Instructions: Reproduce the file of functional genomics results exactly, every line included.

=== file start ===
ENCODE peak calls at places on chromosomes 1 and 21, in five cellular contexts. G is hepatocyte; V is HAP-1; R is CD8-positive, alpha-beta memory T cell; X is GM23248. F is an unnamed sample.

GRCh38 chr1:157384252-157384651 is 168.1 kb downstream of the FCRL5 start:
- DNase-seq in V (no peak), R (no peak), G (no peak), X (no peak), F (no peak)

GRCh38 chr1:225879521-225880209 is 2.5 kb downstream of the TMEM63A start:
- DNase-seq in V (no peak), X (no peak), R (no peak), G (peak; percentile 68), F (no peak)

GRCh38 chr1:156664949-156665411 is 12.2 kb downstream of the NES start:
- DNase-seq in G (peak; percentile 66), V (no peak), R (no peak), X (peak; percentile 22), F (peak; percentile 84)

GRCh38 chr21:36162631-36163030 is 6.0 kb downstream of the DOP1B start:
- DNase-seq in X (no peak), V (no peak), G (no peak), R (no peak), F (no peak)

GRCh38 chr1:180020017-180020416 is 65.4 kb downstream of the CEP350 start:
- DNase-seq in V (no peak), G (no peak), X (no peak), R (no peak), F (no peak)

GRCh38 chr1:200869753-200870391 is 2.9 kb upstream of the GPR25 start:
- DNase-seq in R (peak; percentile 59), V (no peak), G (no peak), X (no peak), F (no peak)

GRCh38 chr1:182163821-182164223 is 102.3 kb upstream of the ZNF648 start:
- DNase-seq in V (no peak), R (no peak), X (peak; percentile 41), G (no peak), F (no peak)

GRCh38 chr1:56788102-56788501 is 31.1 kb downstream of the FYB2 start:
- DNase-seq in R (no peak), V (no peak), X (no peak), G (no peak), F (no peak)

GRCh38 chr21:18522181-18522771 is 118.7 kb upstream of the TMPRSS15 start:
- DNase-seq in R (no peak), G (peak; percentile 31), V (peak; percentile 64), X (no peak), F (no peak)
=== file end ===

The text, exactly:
ENCODE peak calls at places on chromosomes 1 and 21, in five cellular contexts. G is hepatocyte; V is HAP-1; R is CD8-positive, alpha-beta memory T cell; X is GM23248. F is an unnamed sample.

GRCh38 chr1:157384252-157384651 is 168.1 kb downstream of the FCRL5 start:
- DNase-seq in V (no peak), R (no peak), G (no peak), X (no peak), F (no peak)

GRCh38 chr1:225879521-225880209 is 2.5 kb downstream of the TMEM63A start:
- DNase-seq in V (no peak), X (no peak), R (no peak), G (peak; percentile 68), F (no peak)

GRCh38 chr1:156664949-156665411 is 12.2 kb downstream of the NES start:
- DNase-seq in G (peak; percentile 66), V (no peak), R (no peak), X (peak; percentile 22), F (peak; percentile 84)

GRCh38 chr21:36162631-36163030 is 6.0 kb downstream of the DOP1B start:
- DNase-seq in X (no peak), V (no peak), G (no peak), R (no peak), F (no peak)

GRCh38 chr1:180020017-180020416 is 65.4 kb downstream of the CEP350 start:
- DNase-seq in V (no peak), G (no peak), X (no peak), R (no peak), F (no peak)

GRCh38 chr1:200869753-200870391 is 2.9 kb upstream of the GPR25 start:
- DNase-seq in R (peak; percentile 59), V (no peak), G (no peak), X (no peak), F (no peak)

GRCh38 chr1:182163821-182164223 is 102.3 kb upstream of the ZNF648 start:
- DNase-seq in V (no peak), R (no peak), X (peak; percentile 41), G (no peak), F (no peak)

GRCh38 chr1:56788102-56788501 is 31.1 kb downstream of the FYB2 start:
- DNase-seq in R (no peak), V (no peak), X (no peak), G (no peak), F (no peak)

GRCh38 chr21:18522181-18522771 is 118.7 kb upstream of the TMPRSS15 start:
- DNase-seq in R (no peak), G (peak; percentile 31), V (peak; percentile 64), X (no peak), F (no peak)